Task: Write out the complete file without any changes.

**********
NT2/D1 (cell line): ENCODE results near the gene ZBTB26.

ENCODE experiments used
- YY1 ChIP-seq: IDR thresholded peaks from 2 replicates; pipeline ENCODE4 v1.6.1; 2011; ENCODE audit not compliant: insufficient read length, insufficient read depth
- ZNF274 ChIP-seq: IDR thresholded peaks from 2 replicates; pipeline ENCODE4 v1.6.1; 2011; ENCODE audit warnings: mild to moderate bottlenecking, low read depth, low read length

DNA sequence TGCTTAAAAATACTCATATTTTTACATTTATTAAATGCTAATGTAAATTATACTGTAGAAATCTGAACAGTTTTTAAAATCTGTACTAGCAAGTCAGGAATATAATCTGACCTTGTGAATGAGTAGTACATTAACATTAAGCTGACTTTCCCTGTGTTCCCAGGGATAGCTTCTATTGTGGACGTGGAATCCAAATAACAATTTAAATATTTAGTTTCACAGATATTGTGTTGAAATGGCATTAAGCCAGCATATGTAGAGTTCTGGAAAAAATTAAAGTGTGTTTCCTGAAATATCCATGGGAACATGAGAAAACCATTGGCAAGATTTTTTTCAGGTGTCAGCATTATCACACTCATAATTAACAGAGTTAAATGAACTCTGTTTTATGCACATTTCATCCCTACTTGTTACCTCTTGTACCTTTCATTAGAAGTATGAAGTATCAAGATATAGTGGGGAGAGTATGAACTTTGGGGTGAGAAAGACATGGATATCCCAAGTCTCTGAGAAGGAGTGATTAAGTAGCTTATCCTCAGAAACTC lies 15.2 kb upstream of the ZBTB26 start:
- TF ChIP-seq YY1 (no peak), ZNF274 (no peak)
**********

NT2/D1 (cell line): ENCODE results near the gene ZBTB26.

ENCODE experiments used
- YY1 ChIP-seq: IDR thresholded peaks from 2 replicates; pipeline ENCODE4 v1.6.1; 2011; ENCODE audit not compliant: insufficient read length, insufficient read depth
- ZNF274 ChIP-seq: IDR thresholded peaks from 2 replicates; pipeline ENCODE4 v1.6.1; 2011; ENCODE audit warnings: mild to moderate bottlenecking, low read depth, low read length

DNA sequence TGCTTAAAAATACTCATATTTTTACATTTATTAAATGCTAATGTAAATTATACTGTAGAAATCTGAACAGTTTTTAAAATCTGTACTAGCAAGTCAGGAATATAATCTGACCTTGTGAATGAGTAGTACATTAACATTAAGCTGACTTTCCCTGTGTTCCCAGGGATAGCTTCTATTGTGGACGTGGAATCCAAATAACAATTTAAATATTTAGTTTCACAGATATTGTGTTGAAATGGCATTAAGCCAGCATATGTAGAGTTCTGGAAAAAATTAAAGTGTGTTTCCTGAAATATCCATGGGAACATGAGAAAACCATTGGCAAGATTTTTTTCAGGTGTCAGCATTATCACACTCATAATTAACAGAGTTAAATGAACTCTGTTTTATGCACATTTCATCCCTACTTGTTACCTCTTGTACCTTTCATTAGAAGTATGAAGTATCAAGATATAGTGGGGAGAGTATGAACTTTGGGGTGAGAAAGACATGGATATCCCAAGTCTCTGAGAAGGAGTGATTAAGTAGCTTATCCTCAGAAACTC lies 15.2 kb upstream of the ZBTB26 start:
- TF ChIP-seq YY1 (no peak), ZNF274 (no peak)